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Boy Scouts release secret child abuse files -- 'the pain and the anguish of thousands'

The files contain information about reported abusers in 49 states from 1965 to 1985, representing the pain and anguish of thousands of untold scouts. NBC's Anne Thompson reports.

Updated at 6:45 pm ET -- More than 1,200 formerly secret Boy Scouts’ files detailing accusations of child sex abuse within the organization from 1965 to 1985 were published online Thursday by lawyers, one who said the documents revealed an unintentional but “de facto cover-up of abuse.”

The  documents, known as the “ineligible volunteer” files within the organization, were ordered released by the Oregon Supreme Court. Media organizations had sued for the release of the files, part of a 2010 case in which a Portland, Ore., jury decided that the Boy Scouts were negligent in allowing a former assistant Scoutmaster to associate with the organization's youth after he admitted molesting 17 boys.

“What we can read through the files, for us it represents the pain and the anguish of thousands of untold Scouts,” said attorney Paul Mones, who litigated the 2010 case on behalf of victims in Oregon with lawyer Kelly Clark. “While there are 1,247 files, we know that each Scout leader (accused of molestation) molested on the average more than one Scout.”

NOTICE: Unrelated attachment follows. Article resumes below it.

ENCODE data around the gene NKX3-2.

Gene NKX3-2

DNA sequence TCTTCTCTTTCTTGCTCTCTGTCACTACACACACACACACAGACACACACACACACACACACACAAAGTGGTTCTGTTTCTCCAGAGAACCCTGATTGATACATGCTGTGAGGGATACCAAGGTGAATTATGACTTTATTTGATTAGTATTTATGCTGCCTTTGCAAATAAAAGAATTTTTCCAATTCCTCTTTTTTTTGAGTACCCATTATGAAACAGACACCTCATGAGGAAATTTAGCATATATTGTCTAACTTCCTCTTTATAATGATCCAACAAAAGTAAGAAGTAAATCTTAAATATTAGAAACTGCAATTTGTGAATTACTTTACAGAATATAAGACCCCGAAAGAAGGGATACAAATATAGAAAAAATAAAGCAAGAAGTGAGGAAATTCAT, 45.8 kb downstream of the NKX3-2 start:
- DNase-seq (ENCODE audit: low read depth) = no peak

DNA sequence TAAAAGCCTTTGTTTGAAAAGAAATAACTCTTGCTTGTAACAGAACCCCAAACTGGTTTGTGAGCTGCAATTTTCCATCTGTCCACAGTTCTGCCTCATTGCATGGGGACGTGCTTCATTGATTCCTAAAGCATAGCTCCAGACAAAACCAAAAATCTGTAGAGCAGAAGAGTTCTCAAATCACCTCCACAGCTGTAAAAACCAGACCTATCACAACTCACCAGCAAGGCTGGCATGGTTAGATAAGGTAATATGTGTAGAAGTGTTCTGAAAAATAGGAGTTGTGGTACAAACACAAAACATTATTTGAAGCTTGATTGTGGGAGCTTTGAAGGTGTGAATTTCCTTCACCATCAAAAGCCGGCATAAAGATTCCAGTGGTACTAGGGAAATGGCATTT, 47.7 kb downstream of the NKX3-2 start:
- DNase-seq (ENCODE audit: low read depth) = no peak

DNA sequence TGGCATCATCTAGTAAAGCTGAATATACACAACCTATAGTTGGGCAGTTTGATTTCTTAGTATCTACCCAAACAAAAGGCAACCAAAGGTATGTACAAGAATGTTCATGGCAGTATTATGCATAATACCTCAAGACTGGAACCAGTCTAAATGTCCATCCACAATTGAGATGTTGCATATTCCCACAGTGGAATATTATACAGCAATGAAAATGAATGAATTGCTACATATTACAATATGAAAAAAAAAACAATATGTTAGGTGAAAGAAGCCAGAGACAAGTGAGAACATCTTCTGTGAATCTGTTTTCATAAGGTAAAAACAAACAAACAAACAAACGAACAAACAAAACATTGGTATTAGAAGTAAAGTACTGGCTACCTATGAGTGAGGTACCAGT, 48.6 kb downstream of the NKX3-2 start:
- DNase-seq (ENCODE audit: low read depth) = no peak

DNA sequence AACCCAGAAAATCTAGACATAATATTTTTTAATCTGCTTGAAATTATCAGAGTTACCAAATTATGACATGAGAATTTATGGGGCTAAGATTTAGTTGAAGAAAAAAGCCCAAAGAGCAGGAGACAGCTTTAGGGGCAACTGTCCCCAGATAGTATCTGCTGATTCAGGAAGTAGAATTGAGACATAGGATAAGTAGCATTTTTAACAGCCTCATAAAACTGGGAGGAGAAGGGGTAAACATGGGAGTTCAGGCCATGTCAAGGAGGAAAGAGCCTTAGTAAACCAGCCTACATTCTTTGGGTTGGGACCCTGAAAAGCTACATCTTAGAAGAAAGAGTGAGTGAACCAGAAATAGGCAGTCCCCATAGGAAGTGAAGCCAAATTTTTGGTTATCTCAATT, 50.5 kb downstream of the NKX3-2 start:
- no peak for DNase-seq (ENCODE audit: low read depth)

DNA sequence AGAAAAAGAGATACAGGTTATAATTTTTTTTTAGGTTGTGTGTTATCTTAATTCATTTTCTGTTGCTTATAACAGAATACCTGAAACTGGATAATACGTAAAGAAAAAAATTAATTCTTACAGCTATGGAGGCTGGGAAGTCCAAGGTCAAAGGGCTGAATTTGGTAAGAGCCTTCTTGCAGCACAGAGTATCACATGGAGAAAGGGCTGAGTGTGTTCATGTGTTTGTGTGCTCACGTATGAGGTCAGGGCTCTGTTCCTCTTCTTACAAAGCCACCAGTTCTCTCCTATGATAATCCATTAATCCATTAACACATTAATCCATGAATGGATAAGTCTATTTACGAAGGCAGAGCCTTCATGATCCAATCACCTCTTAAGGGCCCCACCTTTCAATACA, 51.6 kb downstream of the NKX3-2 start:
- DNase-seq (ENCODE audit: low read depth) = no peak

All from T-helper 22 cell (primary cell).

The attorneys called for Congress to audit the Boy Scouts, which is a congressionally chartered organization, to ensure that the group was following its current policy to protect children from abuse. Boy Scouts National President Wayne Perry said later Thursday the organization welcomed any additional examination by authorities.

Greg Wahl-Stephens / AP

Portland attorney Kelly Clark is shown Tuesday with some of the 14,500 pages of previously confidential documents created by the Boy Scouts of America concerning child sexual abuse within the organization.

The files, which can be accessed on www.kellyclarkattorney.com, represent reports of Scouts allegedly abused by more than 1,200 different Scoutmasters and other adult volunteers across the country.

People will see in the files "over and over again where there is a concern that this material not get out … this will make Scouting look bad,” Clark said. Alleged offenders were also being “given second chances,” he added.

“In too many of these individual situations what happened was a de facto cover-up. I don’t believe that anybody woke up and conspired and said, ‘How do we create a system that would cover up child abuse?’ But when they put the interest of the organization ahead of the safety of kids, pretty soon they were engaged in a de facto cover-up of abuse,” Clark said.